The Footprints Hearing Voices Group

THE FOOTPRINTS HEARING VOICES GROUP
Actioning Recovery and Citizenship Program 

A few years ago, in our mental health program, we noted that a number of the people we were working with experienced hearing distressing voices despite being on medication,and we became interested in finding other ways to help people cope.

We were very fortunate that at this time, some of the team from the Victorian Hearing Voices Network came to Qld to deliver training in facilitating Hearing Voices Groups, and introduced us to the Hearing Voices Approach. We began our first Hearing Voices Group at Footprints in September 2012 and have run a small weekly group here ever since. The term “Hearing Voices” is an umbrella term for a range of sensory experiences commonly known as hallucinations, including visual, smelling, feeling and others sensations as well as auditory.

The Hearing Voices Approach began in the Netherlands in 1987 when a Dutch psychiatrist, Marius Romme, started working with a patient who heard voices, and for whom medication was not working. Marius recognized the experience as a real experience, and went on television seeking voice hearers who were coping with their experience.  The result was amazing with many people coming forward who had accepted their voices and had never sought medical attention for their voices.  Marius Romme and Sandra Escher, a researcher, then went on to extensively survey many voice hearers and develop new ways of working with them.

They found there was a lot of variance in the way in which voice hearing impacted upon the voice hearer. Most people hear both positive and negative voices but the people who experienced the most negative voices, and became afraid, were much more likely to become patients. It was discovered that the more negative the voices the less people were able to control or influence them. Interestingly, despite the sense of helplessness some experienced, most people surveyed still had the ability to refuse orders from their voices.

The survey also revealed that about 70% of voice hearers who heard distressing voices could connect their voice hearing experience with trauma they had experienced in their life – the influence of the voices having a lot to do with how powerless an individual feels. It became clear that psychotic phenomena could be understood in terms of the individual life-history.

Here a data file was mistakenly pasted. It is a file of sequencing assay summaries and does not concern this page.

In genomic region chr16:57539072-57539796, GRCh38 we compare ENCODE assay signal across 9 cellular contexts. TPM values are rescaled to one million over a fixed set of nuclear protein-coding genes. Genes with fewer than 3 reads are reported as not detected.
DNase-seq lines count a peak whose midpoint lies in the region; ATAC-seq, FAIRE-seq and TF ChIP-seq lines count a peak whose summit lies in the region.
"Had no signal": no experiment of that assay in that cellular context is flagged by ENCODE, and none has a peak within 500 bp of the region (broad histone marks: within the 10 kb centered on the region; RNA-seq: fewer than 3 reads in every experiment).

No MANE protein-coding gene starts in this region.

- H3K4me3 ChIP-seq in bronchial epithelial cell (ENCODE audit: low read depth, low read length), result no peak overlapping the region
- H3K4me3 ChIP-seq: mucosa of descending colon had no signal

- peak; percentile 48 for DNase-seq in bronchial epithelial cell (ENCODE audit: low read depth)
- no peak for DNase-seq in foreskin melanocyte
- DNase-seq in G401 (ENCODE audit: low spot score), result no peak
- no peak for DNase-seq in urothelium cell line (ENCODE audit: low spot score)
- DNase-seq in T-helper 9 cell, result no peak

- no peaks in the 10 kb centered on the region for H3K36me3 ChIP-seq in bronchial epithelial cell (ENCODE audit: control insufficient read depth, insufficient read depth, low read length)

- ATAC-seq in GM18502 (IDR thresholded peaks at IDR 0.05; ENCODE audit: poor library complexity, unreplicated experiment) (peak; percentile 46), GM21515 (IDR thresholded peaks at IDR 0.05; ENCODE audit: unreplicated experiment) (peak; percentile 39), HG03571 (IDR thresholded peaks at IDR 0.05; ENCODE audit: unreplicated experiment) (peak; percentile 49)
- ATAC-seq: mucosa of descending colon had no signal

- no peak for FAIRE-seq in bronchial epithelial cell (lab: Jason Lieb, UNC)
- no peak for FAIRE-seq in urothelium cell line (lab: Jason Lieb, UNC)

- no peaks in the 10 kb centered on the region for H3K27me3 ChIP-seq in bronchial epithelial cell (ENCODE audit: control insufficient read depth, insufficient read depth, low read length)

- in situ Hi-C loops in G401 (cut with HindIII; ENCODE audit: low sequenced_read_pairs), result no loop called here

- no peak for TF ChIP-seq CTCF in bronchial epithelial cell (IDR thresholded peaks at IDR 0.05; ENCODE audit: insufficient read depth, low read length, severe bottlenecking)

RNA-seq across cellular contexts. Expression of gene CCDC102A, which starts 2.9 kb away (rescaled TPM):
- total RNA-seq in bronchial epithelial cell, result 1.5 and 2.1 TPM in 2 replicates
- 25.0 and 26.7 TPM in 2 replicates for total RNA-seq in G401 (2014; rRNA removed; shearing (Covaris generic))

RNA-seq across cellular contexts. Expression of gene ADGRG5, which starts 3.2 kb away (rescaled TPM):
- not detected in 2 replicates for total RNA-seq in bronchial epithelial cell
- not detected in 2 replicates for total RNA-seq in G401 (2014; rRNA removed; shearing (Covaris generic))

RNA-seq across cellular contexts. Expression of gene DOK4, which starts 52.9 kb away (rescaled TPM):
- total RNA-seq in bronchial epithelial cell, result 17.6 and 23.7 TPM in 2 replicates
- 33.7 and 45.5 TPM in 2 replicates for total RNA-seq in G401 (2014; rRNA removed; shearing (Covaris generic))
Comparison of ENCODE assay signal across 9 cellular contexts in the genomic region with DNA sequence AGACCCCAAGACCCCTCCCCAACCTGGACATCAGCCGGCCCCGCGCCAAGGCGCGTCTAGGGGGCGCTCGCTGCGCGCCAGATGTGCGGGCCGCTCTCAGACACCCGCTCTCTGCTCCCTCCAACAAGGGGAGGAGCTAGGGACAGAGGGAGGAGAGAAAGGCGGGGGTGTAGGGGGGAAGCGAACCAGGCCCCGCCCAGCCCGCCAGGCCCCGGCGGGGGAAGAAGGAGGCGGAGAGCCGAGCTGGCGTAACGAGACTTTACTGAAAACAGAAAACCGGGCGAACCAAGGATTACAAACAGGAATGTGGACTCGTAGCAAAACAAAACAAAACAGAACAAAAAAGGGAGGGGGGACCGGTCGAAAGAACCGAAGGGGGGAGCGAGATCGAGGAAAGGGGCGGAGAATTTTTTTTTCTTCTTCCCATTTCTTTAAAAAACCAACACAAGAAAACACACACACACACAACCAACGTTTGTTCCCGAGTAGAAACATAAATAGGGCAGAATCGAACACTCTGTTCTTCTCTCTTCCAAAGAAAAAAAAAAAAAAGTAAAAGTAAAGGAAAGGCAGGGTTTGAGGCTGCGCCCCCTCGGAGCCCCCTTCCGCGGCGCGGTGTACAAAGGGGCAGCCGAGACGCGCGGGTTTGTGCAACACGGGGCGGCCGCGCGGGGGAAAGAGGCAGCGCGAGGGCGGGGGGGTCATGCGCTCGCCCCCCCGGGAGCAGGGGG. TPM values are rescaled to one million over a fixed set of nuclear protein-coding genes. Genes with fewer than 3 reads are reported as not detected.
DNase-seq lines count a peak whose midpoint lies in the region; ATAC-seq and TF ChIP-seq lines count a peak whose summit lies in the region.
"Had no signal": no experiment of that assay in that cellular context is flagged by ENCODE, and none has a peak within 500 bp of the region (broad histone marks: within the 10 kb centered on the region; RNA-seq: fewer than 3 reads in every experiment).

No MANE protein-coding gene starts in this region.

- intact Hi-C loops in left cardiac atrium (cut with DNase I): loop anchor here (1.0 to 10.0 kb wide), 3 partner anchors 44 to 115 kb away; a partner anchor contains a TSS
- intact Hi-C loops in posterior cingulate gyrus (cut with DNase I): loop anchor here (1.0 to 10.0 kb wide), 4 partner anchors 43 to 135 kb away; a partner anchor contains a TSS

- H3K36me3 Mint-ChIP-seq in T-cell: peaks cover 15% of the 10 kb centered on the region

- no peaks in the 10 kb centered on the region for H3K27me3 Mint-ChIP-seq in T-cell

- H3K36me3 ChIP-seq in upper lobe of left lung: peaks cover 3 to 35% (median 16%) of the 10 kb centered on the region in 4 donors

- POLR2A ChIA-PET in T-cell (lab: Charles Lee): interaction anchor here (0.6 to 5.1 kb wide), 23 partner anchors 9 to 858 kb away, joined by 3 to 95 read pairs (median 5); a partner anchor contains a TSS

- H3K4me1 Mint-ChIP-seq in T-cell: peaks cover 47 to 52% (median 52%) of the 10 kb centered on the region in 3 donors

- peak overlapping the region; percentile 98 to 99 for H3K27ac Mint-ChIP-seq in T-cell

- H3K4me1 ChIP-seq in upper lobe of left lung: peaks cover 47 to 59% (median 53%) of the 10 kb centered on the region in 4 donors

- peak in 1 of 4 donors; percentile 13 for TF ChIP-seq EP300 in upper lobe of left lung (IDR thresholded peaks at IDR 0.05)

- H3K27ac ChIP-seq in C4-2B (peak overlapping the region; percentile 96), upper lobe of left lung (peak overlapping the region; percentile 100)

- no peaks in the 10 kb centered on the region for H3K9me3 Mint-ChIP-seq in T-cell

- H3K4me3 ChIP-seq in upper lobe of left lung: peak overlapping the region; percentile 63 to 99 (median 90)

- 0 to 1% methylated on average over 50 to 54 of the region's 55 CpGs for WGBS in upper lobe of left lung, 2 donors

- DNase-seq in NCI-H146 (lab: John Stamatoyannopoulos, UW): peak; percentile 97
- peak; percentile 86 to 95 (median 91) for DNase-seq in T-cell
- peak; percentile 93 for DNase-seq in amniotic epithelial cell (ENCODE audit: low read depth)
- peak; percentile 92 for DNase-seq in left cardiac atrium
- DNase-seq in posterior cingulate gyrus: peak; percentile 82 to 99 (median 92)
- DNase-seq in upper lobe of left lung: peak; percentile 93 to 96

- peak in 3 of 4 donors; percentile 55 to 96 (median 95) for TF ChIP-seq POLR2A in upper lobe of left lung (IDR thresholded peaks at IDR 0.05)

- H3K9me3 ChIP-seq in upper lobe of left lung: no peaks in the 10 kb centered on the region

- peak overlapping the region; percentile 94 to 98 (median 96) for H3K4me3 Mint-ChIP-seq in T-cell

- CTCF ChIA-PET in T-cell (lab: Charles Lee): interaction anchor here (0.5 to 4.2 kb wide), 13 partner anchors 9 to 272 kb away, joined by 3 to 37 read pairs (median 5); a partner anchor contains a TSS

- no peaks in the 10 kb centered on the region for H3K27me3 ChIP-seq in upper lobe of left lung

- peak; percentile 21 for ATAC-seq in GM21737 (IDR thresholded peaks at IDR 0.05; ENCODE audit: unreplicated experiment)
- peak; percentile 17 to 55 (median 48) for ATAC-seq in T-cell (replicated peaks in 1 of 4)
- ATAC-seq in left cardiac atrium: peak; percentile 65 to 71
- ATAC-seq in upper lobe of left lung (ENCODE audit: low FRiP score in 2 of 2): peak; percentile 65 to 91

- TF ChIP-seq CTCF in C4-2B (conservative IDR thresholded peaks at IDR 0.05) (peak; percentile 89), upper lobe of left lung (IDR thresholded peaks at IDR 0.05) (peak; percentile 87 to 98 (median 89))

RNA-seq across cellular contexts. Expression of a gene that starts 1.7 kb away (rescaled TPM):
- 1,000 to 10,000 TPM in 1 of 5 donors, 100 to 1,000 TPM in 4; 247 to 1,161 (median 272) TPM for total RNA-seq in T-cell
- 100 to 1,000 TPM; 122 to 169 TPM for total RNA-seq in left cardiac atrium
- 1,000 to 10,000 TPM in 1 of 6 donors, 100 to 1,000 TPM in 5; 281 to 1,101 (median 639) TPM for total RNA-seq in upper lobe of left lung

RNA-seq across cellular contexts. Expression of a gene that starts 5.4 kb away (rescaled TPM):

What the voices say is very often highly relevant to the voice hearer, and may refer to unresolved problems of daily life, to past trauma or unrealistic aspirations for the future. Thus ways of working with voices have been influenced by this research and with the Hearing Voices approach the focus is on ways of coping with the symptoms, and also with analyzing and dealing with the voice hearers problems, social and psychological, past and present. The voices may not be cured, or disappear, but the hearer’s relationship with them changes – thus the motto “It’s not about getting rid of the voices; it’s about changing your relationship with them”.

The role of the Hearing Voices Group in this new way of understanding the voice hearing experience, is to provide self help organized on the basis of shared experience – talking to others about these personal experiences, receiving and giving  suport, accepting voices, decreasing fear of voices, starting to recognize patterns with the voices and perhaps recognizing the meaning of their own voices. Participants also share coping strategies and tools they need to work towards their recovery. The idea is that these groups are run by voice hearers for voice hearers. Mental health professionals often help to start the groups and organize them with the goal of the groups becoming run independently.
Hearing Voices groups are now mainstream in Europe, and now established in many countries around the world.

It is three years since we tentatively started our first group with a social worker facilitating the group. After the first group we noted how amazed the participants were to finally meet other voice hearers and openly speak about their experiences.  This has been an ongoing theme in our group – that people have a safe space to come and talk about their experiences. The feedback is that this has decreased people’s fear of their voices. We are now fortunate to have 2 peer workers involved with the Hearing Voices group as    co-facilitators. We are also part of the wider Hearing Voices Community in Queensland.  Our group continues to meet at 1.30 pm on a Thursday afternoon at our West End office.  For further information please speak to Dee or Nicky on 3252 3488.

  • 24 Light Street Fortitude Valley Qld 4006
    PO Box 735 New Farm 4005
  • (07) 3252 3488
  • ABN 15 100 277 492

 

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